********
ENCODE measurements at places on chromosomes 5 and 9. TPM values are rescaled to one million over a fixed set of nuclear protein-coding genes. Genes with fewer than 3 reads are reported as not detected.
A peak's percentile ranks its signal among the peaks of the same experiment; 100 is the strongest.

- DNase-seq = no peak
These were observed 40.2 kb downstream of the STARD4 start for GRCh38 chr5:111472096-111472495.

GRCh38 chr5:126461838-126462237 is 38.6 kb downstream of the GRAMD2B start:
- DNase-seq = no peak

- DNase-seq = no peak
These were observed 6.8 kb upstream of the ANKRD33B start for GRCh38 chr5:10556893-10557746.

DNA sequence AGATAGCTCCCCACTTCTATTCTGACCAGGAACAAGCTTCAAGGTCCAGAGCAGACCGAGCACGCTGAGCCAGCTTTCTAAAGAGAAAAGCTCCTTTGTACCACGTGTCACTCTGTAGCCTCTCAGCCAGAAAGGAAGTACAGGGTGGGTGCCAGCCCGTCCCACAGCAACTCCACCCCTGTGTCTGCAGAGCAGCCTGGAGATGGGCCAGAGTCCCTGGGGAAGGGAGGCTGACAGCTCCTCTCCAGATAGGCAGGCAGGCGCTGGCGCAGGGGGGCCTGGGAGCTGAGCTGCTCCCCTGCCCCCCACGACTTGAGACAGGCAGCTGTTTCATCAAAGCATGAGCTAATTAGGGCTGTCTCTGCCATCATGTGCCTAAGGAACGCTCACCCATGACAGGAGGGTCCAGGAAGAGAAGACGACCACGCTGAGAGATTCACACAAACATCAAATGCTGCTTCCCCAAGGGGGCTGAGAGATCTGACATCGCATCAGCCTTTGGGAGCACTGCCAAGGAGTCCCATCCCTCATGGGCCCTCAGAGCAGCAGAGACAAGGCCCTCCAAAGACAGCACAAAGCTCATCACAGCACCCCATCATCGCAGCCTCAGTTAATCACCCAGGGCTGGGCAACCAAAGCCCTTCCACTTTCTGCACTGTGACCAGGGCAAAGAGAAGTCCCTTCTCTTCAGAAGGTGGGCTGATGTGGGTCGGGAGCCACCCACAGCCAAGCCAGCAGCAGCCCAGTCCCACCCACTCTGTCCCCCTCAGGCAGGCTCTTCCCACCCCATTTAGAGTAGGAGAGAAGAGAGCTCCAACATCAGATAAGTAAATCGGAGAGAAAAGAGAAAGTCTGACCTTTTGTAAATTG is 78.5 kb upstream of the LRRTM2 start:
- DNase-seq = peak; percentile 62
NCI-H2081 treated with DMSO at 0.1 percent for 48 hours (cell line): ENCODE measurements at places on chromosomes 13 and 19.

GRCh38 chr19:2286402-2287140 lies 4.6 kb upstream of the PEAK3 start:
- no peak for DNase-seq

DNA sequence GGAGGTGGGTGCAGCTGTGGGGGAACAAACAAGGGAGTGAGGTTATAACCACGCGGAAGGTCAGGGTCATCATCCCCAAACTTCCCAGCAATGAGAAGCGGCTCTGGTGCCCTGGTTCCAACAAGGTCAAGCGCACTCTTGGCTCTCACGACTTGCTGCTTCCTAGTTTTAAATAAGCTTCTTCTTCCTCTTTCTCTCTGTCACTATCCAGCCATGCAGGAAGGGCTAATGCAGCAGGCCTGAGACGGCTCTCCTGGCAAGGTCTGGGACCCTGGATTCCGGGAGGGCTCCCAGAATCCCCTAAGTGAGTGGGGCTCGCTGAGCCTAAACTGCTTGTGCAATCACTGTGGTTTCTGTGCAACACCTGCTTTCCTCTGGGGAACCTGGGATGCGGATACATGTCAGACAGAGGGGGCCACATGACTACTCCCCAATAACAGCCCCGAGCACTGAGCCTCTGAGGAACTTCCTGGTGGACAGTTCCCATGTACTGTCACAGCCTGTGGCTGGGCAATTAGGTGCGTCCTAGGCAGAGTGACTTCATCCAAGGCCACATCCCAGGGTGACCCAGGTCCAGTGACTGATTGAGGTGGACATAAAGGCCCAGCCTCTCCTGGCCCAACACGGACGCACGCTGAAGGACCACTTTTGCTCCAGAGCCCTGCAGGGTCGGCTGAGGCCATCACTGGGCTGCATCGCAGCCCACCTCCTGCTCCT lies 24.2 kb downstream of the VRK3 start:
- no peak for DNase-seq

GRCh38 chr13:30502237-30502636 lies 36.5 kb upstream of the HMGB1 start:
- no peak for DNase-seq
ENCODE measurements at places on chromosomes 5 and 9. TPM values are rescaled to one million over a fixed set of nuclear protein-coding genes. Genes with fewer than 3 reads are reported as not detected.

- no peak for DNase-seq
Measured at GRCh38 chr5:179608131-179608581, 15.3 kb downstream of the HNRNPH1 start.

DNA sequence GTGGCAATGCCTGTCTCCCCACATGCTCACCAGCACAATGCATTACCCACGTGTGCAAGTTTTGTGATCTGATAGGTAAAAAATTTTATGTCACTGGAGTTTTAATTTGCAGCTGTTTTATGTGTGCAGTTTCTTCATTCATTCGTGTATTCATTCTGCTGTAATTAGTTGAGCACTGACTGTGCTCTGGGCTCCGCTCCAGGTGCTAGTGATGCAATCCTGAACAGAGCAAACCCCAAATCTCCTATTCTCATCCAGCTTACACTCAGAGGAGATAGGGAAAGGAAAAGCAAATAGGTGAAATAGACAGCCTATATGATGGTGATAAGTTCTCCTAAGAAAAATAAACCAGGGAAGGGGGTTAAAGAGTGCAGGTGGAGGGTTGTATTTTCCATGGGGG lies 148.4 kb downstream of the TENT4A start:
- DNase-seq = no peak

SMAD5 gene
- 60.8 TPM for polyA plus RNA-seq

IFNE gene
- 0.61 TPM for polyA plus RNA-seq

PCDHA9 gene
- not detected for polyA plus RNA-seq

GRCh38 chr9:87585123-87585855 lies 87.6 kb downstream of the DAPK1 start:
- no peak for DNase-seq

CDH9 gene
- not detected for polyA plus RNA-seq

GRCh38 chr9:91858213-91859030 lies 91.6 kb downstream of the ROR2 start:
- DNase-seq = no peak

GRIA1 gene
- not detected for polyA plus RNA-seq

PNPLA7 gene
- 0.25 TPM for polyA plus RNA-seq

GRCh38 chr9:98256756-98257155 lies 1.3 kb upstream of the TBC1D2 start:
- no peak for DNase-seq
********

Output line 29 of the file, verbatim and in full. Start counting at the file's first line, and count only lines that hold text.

GRCh38 chr9:87585123-87585855 lies 87.6 kb downstream of the DAPK1 start: